For the present, of course, one had to stay in the line, but I told everyone that when we went on leave I should, if possible, exchange into the International Column, which meant putting myself under Communist control. Various people tried to dissuade me, but no one attempted to interfere. It is fair to say that there was very little heresy-hunting in the P.O.U.M., perhaps not enough, considering their special circumstances; short of being a pro-Fascist no one was penalized for holding the wrong political opinions. I spent much of my time in the militia in bitterly criticizing the P.O.U.M. ‘line’, but I never got into trouble for it. There was not even any pressure upon one to become a political member of the party, though I think the majority of the militiamen did so. I myself never joined the party — for which afterwards, when the P.O.U.M. was suppressed, I was rather sorry.
admin
Site Admin
 
Posts: 18049
Joined: Thu Aug 01, 2013 5:21 am

Re: HOMAGE TO CATALONIA. by George Orwell

Postby admin » Thu Nov 12, 2015 8:13 am

Chapter 6

MEANWHILE, the daily — more particularly nightly — round, the common task. Sentry-go, patrols, digging; mud, rain, shrieking winds, and occasional snow. It was not till well into April that the nights grew noticeably warmer. Up here on the plateau the March days were mostly like an English March, with bright blue skies and nagging winds. The winter barley was a foot high, crimson buds were forming on the cherry trees (the line here ran through deserted orchards and vegetable gardens), and if you searched the ditches you could find violets and a kind of wild hyacinth like a poor specimen of a bluebell. Immediately behind the line there ran a wonderful, green, bubbling stream, the first transparent water I had seen since coming to the front. One day I set my teeth and crawled into the river to have my first bath in six weeks. It was what you might call a brief bath, for the water was mainly snow-water and not much above freezing-point.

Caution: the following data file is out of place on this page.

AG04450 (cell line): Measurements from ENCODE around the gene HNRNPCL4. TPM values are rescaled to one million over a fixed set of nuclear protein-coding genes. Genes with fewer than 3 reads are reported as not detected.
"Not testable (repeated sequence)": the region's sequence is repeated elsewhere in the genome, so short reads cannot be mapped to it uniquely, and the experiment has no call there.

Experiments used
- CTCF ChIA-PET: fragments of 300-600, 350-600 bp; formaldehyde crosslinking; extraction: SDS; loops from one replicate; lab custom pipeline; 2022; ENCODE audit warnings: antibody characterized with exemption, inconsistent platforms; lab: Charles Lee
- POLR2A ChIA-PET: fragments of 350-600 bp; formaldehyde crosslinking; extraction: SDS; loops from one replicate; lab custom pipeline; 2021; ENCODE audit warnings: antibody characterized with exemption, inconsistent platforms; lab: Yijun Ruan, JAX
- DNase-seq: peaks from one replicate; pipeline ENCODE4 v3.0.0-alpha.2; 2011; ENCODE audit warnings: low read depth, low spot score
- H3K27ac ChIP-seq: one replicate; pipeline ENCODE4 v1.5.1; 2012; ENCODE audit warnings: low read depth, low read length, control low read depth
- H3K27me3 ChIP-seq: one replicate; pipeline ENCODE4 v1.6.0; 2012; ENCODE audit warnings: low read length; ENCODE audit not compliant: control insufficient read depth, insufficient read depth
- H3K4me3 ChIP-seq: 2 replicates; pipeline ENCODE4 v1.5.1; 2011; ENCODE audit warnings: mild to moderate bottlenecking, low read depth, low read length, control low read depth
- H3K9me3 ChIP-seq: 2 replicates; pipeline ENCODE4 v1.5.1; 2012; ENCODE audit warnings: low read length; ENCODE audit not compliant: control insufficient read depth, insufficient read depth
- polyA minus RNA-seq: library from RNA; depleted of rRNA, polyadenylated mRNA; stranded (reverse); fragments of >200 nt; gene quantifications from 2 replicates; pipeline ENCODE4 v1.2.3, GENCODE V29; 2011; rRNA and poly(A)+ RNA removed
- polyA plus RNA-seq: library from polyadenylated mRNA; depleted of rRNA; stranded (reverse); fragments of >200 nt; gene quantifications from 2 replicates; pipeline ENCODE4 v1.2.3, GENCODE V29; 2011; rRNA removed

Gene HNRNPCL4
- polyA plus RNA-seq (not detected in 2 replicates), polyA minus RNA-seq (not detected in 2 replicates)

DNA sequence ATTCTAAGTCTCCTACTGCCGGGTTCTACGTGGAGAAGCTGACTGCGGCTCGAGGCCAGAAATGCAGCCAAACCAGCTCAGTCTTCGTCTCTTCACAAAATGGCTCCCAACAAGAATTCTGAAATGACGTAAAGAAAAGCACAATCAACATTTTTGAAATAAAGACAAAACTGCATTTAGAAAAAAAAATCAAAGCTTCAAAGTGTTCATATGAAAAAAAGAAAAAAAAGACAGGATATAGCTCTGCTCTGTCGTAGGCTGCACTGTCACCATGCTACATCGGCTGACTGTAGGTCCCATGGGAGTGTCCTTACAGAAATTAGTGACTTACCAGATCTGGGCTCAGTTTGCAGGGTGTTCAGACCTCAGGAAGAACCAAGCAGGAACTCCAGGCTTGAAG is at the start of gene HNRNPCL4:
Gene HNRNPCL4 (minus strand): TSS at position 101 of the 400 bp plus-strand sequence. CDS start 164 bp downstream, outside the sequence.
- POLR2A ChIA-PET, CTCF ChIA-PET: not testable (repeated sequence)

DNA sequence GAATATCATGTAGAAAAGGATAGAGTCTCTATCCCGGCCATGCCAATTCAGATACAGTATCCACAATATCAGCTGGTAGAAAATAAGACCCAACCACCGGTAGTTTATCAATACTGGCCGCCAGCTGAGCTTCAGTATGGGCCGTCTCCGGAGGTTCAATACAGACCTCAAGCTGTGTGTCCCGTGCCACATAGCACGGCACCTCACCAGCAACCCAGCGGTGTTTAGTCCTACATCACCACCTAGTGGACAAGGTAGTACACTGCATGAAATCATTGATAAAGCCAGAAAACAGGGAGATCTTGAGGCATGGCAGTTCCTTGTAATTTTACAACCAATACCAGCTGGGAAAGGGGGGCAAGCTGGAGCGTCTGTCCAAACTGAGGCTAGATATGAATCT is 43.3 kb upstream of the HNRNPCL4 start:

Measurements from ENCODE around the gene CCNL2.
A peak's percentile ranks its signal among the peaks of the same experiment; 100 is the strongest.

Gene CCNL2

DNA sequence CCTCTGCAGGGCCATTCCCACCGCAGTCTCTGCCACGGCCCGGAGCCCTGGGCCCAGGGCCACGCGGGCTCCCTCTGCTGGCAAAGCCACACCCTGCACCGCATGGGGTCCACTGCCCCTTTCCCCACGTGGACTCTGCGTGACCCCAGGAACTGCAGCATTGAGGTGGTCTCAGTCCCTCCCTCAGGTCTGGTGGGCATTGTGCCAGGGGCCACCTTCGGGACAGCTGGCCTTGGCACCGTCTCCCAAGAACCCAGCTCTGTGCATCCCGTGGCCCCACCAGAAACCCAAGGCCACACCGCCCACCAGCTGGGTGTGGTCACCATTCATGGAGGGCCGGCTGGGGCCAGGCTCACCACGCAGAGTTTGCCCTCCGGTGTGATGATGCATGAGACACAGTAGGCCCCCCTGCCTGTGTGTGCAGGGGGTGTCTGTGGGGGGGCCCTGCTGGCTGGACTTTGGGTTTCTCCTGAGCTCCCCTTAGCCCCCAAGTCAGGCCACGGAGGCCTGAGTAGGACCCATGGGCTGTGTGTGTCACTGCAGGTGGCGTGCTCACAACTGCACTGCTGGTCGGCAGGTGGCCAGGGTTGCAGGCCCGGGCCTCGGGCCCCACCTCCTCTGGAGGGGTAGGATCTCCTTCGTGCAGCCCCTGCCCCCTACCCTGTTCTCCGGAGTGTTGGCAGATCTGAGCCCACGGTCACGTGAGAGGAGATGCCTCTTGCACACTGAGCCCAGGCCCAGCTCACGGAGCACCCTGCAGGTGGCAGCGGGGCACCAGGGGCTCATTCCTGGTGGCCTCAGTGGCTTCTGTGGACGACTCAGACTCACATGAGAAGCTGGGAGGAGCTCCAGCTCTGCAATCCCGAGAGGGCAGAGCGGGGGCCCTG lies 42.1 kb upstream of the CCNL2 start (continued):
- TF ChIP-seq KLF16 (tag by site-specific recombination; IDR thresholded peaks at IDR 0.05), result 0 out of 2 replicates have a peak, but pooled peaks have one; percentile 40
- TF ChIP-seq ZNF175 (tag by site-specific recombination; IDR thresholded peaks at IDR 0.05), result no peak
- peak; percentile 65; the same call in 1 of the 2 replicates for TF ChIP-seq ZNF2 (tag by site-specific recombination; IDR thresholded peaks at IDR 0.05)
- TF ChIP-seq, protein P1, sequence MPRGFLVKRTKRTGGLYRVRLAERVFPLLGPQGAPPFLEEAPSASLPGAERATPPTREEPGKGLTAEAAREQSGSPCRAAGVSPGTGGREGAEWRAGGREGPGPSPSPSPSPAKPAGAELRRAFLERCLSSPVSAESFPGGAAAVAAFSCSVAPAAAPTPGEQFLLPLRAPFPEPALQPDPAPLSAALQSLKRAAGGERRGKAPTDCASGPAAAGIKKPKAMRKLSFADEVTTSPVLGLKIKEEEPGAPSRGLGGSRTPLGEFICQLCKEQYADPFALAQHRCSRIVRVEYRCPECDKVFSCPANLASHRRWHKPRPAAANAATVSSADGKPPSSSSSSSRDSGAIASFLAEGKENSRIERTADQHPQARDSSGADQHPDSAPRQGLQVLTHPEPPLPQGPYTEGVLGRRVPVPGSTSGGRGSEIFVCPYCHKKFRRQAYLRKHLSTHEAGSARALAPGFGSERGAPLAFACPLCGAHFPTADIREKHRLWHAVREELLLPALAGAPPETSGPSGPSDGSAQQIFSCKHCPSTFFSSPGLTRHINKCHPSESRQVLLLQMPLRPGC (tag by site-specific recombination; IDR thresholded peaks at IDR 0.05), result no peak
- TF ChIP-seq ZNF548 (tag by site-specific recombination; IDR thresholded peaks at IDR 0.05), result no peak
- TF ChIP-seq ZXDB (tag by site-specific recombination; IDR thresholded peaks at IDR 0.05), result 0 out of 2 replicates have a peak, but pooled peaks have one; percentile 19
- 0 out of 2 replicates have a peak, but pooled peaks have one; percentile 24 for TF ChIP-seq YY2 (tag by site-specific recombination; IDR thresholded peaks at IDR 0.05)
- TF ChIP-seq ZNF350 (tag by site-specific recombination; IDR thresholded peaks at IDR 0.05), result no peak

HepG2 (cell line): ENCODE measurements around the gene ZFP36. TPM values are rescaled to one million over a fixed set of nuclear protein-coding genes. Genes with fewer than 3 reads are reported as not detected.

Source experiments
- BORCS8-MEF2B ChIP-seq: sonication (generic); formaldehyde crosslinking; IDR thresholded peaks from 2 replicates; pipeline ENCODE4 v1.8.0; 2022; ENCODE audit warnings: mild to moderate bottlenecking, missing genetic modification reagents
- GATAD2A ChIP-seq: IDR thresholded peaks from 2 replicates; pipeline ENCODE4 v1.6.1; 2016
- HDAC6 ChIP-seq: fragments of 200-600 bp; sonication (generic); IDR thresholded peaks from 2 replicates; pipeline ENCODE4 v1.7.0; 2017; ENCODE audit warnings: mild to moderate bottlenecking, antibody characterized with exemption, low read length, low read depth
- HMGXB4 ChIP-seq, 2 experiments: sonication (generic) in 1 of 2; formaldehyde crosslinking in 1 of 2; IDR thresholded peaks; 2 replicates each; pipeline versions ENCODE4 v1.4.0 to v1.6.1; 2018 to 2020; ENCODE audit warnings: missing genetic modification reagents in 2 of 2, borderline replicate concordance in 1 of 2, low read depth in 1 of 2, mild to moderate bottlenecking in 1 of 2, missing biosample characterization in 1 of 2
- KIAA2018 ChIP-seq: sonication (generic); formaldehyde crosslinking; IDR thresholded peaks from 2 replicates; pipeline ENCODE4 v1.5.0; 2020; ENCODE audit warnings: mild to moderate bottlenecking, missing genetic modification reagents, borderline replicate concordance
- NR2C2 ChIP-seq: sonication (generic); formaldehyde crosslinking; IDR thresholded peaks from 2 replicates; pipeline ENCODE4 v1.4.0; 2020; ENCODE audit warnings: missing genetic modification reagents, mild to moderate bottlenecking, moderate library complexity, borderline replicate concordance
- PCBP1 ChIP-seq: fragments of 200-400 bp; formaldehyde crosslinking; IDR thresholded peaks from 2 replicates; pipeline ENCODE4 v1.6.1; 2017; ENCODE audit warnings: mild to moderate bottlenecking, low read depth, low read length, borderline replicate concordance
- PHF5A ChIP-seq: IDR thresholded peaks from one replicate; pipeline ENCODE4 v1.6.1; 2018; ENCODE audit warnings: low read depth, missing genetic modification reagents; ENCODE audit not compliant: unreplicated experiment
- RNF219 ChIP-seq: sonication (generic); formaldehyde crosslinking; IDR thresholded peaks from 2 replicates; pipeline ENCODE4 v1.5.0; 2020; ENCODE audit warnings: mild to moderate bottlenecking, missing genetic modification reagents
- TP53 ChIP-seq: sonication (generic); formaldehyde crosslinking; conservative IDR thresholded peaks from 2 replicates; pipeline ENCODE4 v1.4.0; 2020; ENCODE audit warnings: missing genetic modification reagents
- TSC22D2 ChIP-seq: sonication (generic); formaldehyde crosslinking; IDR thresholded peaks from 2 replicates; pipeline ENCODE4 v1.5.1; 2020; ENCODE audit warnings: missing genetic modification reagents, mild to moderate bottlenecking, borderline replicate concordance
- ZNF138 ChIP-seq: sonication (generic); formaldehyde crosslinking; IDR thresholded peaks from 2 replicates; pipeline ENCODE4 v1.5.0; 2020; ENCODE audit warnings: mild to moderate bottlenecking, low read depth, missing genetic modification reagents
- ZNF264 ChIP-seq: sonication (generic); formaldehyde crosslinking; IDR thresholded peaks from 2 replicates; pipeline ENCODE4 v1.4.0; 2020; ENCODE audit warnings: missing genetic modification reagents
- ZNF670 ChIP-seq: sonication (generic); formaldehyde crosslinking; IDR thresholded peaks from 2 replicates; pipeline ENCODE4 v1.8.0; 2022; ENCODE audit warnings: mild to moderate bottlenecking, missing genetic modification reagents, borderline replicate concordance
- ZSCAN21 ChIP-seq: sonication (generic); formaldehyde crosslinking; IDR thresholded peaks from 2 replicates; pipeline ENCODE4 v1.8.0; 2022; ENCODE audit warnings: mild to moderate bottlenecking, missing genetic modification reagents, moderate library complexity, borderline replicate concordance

Meanwhile nothing happened, nothing ever happened. The English had got into the habit of saying that this wasn’t a war, it was a bloody pantomime. We were hardly under direct fire from the Fascists. The only danger was from stray bullets, which, as the lines curved forward on either side, came from several directions. All the casualties at this time were from strays. Arthur Clinton got a mysterious bullet that smashed his left shoulder and disabled his arm, permanently, I am afraid. There was a little shell-fire, but it was extraordinarily ineffectual. The scream and crash of the shells was actually looked upon as a mild diversion. The Fascists never dropped their shells on our parapet. A few hundred yards behind us there was a country house, called La Granja, with big farm-buildings, which was used as a store, headquarters, and cook-house for this sector of the line. It was this that the Fascist gunners were trying for, but they were five or six kilometres away and they never aimed well enough to do more than smash the windows and chip the walls. You were only in danger if you happened to be coming up the road when the firing started, and the shells plunged into the fields on either side of you. One learned almost immediately the mysterious art of knowing by the sound of a shell how close it will fall. The shells the Fascists were firing at this period were wretchedly bad. Although they were 150 mm. they only made a crater about six feet wide by four deep, and at least one in four failed to explode. There were the usual romantic tales of sabotage in the Fascist factories and unexploded shells in which, instead of the charge, there was found a scrap of paper saying ‘Red Front’, but I never saw one. The truth was that the shells were hopelessly old; someone picked up a brass fuse-cap stamped with the date, and it was 1917. The Fascist guns were of the same make and calibre as our own, and the unexploded shells were often reconditioned and fired back. There was said to be one old shell with a nickname of its own which travelled daily to and fro, never exploding.